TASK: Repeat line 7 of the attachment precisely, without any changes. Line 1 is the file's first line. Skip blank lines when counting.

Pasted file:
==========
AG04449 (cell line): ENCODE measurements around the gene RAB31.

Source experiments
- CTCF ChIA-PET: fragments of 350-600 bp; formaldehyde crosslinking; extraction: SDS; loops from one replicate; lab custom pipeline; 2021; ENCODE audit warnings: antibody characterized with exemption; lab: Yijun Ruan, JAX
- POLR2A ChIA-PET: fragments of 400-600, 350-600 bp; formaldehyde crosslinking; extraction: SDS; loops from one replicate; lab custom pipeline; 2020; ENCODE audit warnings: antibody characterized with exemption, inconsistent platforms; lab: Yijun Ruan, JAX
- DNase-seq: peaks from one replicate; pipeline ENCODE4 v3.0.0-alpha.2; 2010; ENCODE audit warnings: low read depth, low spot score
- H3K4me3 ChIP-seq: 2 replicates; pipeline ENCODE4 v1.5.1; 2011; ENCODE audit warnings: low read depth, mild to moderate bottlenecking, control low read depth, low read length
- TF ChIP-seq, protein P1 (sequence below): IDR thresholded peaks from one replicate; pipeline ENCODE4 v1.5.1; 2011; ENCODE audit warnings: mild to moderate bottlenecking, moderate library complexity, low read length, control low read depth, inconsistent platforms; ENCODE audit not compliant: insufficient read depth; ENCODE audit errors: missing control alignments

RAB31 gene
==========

- TF ChIP-seq, protein P1 (sequence below): IDR thresholded peaks from one replicate; pipeline ENCODE4 v1.5.1; 2011; ENCODE audit warnings: mild to moderate bottlenecking, moderate library complexity, low read length, control low read depth, inconsistent platforms; ENCODE audit not compliant: insufficient read depth; ENCODE audit errors: missing control alignments